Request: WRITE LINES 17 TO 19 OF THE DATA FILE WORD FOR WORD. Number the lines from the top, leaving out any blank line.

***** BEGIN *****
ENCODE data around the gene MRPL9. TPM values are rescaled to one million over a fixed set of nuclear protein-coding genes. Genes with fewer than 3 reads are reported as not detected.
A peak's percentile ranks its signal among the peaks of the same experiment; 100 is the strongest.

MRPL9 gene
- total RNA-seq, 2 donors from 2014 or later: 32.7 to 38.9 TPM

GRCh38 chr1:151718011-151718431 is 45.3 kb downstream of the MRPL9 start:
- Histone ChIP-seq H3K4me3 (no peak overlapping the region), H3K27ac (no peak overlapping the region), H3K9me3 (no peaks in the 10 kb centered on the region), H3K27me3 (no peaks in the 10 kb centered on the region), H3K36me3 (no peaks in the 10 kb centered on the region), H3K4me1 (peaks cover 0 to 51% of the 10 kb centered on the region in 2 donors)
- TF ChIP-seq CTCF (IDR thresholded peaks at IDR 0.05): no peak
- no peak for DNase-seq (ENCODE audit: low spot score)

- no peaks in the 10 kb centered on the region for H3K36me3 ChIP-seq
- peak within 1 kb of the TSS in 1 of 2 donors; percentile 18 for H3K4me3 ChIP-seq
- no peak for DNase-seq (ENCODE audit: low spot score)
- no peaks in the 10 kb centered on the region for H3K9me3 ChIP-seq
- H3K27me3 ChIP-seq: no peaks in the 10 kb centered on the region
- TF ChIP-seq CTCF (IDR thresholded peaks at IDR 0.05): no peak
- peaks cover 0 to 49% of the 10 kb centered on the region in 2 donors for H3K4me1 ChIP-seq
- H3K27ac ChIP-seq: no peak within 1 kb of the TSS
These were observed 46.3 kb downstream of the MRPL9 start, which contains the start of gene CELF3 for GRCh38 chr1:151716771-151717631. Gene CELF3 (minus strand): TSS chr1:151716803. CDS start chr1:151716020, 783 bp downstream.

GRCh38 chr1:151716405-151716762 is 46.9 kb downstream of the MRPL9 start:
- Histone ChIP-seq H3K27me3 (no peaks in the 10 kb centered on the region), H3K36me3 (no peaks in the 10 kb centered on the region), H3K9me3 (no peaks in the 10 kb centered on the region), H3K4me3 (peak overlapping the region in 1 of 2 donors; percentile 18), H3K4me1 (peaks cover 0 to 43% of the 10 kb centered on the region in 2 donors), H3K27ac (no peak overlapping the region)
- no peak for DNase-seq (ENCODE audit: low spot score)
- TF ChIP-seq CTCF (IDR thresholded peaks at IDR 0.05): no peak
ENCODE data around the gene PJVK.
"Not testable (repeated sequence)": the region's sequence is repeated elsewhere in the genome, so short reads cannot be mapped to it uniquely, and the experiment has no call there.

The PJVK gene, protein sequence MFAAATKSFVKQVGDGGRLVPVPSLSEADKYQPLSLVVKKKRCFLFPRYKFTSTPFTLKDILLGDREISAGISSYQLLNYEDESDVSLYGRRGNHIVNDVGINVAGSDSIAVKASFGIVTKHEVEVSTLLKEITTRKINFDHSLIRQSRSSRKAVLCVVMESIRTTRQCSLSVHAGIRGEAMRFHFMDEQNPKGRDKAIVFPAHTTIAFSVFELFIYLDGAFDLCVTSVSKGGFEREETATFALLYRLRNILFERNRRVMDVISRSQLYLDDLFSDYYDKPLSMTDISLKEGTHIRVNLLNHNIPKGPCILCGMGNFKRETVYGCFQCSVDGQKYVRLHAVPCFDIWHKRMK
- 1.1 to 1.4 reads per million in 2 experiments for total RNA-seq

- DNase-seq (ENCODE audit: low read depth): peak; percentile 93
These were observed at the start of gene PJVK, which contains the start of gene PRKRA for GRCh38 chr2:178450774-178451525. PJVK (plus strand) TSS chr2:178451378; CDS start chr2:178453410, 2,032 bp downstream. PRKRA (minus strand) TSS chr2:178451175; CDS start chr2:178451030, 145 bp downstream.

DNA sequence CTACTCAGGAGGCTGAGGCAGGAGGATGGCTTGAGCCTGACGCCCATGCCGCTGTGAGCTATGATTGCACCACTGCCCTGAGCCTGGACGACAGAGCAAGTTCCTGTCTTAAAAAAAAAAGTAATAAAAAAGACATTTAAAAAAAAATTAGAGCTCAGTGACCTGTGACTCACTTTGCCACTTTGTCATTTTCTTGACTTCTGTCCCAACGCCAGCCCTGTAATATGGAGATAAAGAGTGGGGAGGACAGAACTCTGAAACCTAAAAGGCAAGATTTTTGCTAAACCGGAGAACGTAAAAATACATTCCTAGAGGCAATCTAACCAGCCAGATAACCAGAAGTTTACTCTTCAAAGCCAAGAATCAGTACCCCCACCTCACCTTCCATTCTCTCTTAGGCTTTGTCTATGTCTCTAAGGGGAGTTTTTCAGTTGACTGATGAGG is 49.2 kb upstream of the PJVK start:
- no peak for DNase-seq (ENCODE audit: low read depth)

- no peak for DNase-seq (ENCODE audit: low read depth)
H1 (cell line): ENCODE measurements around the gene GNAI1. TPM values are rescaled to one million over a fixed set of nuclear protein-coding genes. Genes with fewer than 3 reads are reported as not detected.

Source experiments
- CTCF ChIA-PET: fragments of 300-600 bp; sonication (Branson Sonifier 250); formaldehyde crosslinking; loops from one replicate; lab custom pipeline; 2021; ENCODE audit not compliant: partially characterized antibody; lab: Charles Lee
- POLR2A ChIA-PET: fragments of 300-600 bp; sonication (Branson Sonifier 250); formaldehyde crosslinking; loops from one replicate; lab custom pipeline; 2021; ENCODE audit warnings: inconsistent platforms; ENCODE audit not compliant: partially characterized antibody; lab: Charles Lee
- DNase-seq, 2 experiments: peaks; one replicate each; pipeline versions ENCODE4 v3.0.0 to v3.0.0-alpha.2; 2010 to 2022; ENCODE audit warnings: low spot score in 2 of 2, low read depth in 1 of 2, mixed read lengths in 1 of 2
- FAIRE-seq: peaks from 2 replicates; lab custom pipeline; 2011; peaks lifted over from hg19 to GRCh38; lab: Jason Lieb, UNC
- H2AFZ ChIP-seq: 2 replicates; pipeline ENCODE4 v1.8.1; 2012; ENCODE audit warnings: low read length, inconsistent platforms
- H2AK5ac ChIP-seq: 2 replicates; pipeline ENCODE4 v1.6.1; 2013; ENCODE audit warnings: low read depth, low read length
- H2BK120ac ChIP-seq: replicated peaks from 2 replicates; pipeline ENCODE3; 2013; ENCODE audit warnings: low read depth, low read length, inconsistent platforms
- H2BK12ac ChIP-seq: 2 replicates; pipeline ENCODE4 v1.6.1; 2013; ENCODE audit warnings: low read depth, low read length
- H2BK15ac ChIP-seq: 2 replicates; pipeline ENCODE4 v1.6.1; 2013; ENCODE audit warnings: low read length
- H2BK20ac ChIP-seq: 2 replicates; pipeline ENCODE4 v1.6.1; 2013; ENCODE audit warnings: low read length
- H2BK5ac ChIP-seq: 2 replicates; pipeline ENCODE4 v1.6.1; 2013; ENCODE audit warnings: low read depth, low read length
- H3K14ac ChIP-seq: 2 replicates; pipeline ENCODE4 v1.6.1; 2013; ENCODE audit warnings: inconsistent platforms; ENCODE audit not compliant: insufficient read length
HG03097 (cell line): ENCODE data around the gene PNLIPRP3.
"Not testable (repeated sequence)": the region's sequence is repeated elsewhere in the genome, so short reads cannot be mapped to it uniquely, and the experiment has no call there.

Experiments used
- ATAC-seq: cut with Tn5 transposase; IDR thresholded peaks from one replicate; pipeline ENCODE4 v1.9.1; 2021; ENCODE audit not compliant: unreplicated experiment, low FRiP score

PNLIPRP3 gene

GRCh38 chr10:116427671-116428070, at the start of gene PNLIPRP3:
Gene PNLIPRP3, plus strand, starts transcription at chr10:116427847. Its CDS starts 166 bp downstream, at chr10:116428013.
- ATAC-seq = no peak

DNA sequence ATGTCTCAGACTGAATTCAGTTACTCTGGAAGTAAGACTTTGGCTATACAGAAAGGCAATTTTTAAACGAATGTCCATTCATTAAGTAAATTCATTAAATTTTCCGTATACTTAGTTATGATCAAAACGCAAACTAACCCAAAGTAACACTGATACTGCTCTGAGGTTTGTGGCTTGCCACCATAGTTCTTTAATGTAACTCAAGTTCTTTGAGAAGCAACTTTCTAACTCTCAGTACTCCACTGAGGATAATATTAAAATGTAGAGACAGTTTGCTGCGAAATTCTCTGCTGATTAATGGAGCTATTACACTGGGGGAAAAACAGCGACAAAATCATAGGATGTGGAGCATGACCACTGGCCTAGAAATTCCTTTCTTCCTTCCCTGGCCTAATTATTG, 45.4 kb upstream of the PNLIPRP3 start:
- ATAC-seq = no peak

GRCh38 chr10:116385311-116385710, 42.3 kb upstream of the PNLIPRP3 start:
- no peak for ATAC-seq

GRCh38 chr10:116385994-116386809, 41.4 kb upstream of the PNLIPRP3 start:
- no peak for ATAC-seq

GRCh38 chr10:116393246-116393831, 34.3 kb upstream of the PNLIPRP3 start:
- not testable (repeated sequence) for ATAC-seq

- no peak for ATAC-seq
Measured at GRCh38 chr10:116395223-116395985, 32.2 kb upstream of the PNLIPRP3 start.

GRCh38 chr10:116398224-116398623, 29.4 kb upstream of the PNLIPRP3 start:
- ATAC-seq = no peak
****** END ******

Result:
These were observed 46.3 kb downstream of the MRPL9 start, which contains the start of gene CELF3 for GRCh38 chr1:151716771-151717631. Gene CELF3 (minus strand): TSS chr1:151716803. CDS start chr1:151716020, 783 bp downstream.

GRCh38 chr1:151716405-151716762 is 46.9 kb downstream of the MRPL9 start:
- Histone ChIP-seq H3K27me3 (no peaks in the 10 kb centered on the region), H3K36me3 (no peaks in the 10 kb centered on the region), H3K9me3 (no peaks in the 10 kb centered on the region), H3K4me3 (peak overlapping the region in 1 of 2 donors; percentile 18), H3K4me1 (peaks cover 0 to 43% of the 10 kb centered on the region in 2 donors), H3K27ac (no peak overlapping the region)